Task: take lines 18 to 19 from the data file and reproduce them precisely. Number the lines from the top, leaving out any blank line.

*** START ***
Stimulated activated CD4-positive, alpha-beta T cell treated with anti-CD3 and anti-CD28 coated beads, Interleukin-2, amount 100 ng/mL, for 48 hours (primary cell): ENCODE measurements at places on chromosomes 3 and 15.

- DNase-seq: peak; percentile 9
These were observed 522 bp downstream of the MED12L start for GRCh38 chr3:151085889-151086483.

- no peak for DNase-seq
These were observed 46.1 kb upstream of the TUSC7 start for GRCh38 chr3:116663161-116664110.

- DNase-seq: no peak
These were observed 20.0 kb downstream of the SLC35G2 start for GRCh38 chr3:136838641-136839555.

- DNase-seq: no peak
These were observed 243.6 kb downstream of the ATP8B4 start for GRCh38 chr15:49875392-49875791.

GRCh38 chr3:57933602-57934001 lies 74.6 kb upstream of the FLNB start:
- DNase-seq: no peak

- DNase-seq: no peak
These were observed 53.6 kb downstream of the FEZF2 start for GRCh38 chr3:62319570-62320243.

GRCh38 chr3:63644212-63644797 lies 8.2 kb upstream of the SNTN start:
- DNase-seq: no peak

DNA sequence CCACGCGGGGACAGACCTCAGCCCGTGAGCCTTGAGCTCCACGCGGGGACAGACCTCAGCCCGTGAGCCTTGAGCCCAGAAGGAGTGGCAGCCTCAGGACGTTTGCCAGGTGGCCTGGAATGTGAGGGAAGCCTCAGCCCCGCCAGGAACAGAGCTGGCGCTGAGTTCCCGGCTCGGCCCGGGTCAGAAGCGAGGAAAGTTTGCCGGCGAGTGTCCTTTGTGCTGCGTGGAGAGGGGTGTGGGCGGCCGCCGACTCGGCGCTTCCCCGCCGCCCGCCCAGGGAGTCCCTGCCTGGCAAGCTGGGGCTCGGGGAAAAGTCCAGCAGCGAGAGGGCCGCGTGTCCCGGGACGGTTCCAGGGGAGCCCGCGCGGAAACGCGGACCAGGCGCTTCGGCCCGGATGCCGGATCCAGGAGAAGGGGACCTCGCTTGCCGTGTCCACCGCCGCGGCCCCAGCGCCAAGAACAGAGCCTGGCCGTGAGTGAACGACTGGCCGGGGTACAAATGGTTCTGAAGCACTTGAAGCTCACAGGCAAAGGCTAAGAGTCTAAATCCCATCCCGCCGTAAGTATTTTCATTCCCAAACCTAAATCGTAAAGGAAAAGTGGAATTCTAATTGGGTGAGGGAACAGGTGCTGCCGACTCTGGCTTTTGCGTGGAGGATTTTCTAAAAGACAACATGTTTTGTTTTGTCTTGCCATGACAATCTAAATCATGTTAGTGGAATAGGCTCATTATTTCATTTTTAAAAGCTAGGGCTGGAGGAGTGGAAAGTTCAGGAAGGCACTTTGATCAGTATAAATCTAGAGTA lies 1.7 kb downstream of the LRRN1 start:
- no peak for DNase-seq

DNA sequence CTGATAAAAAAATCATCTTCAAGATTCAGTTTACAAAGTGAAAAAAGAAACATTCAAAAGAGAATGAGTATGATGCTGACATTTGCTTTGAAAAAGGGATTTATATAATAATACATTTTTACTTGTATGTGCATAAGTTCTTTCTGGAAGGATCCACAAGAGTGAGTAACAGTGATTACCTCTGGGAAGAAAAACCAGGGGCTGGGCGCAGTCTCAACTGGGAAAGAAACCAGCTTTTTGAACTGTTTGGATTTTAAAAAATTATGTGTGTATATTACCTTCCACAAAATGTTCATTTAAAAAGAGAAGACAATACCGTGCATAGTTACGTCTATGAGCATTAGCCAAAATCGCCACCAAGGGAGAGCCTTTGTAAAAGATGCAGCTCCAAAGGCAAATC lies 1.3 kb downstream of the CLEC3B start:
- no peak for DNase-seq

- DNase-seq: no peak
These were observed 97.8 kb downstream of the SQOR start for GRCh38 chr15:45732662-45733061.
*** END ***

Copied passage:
DNA sequence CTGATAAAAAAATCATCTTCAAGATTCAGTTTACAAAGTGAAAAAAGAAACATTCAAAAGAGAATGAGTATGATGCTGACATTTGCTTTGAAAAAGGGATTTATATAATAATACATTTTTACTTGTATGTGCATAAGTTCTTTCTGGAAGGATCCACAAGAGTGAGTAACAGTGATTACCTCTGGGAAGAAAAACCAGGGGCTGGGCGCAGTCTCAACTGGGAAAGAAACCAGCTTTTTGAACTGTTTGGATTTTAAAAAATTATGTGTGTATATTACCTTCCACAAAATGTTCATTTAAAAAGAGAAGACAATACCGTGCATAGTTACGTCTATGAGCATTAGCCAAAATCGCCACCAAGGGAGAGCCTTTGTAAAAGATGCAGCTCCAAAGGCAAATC lies 1.3 kb downstream of the CLEC3B start:
- no peak for DNase-seq